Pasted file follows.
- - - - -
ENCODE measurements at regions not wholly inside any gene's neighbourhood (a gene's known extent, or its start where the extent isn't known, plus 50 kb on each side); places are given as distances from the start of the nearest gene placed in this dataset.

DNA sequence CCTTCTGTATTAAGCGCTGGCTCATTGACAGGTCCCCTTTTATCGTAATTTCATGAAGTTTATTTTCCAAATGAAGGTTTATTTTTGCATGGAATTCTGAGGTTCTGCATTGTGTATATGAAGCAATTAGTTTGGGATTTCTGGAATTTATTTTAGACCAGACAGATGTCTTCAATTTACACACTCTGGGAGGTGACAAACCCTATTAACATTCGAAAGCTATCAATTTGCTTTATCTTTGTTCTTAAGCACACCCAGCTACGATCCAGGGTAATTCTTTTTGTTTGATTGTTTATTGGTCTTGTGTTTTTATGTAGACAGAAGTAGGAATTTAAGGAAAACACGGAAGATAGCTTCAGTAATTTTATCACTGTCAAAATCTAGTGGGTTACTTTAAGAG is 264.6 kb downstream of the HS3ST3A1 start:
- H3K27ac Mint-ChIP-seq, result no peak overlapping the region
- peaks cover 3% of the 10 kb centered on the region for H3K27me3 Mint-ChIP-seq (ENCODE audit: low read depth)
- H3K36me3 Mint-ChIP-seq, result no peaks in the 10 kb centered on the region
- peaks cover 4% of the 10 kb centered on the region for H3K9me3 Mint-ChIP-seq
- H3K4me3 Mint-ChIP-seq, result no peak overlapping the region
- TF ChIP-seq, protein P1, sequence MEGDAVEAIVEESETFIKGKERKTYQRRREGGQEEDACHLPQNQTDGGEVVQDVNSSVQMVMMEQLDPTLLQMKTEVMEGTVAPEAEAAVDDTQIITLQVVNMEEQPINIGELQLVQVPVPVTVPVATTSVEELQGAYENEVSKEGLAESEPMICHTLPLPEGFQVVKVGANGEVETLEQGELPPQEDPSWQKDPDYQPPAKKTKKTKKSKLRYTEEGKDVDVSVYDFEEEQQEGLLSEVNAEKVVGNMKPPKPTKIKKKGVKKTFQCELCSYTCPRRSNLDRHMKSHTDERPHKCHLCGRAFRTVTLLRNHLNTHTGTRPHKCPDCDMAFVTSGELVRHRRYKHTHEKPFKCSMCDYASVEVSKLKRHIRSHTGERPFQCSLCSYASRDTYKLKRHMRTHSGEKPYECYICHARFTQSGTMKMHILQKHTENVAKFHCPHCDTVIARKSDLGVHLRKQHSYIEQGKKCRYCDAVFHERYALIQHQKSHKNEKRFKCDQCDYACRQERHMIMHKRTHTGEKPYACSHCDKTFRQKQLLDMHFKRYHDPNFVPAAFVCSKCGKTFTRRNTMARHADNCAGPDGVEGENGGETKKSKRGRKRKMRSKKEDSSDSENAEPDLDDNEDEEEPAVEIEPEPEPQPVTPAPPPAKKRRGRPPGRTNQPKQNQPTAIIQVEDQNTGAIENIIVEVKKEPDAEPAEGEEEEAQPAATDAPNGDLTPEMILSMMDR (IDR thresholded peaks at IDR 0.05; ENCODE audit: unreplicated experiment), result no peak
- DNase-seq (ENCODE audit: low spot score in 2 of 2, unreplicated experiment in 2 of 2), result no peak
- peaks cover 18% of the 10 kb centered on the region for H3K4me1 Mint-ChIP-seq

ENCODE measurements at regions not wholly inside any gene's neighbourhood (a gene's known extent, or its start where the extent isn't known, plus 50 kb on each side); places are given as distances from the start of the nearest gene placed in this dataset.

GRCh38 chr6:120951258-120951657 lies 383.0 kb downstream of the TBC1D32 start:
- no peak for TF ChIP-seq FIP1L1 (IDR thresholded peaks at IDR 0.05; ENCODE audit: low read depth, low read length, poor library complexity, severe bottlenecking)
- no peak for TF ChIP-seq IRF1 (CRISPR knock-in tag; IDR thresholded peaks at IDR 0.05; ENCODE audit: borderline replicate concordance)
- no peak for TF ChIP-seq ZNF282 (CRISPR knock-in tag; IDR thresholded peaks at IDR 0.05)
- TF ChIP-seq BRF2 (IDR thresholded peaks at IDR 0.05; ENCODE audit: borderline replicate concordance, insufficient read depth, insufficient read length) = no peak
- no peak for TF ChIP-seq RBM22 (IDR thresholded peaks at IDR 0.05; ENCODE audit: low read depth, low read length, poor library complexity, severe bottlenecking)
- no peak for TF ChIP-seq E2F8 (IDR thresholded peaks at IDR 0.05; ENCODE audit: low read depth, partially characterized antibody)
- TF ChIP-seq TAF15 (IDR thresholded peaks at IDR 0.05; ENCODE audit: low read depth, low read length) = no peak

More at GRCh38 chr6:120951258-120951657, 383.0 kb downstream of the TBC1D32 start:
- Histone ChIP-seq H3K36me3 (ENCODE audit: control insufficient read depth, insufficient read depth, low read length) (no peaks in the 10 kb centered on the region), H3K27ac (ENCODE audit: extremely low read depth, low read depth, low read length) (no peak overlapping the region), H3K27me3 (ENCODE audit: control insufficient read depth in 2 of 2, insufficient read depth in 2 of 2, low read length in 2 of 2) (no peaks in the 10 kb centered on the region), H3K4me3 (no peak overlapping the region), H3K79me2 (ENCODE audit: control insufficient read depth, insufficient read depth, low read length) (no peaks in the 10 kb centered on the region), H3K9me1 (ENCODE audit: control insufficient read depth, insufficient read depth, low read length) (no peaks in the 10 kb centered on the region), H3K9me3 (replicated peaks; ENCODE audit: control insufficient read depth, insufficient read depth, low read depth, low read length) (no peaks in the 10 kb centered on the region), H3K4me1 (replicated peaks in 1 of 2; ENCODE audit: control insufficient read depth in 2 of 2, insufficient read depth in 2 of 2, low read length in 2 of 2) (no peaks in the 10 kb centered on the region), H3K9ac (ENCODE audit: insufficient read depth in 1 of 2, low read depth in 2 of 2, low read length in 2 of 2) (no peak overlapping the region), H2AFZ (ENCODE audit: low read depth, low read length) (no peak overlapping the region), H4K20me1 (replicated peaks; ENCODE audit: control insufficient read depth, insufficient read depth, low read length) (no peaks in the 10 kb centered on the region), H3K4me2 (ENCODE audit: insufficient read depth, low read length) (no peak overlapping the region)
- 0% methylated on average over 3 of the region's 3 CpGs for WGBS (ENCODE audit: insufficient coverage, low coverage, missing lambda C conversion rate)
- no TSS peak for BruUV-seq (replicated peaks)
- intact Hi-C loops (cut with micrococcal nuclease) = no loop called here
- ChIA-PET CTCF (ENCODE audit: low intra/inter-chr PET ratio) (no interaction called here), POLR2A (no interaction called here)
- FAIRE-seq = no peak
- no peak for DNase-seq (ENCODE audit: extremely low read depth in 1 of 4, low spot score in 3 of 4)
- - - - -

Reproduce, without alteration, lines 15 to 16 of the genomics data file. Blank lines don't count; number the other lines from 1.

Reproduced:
- no peak for TF ChIP-seq ZNF282 (CRISPR knock-in tag; IDR thresholded peaks at IDR 0.05)
- TF ChIP-seq BRF2 (IDR thresholded peaks at IDR 0.05; ENCODE audit: borderline replicate concordance, insufficient read depth, insufficient read length) = no peak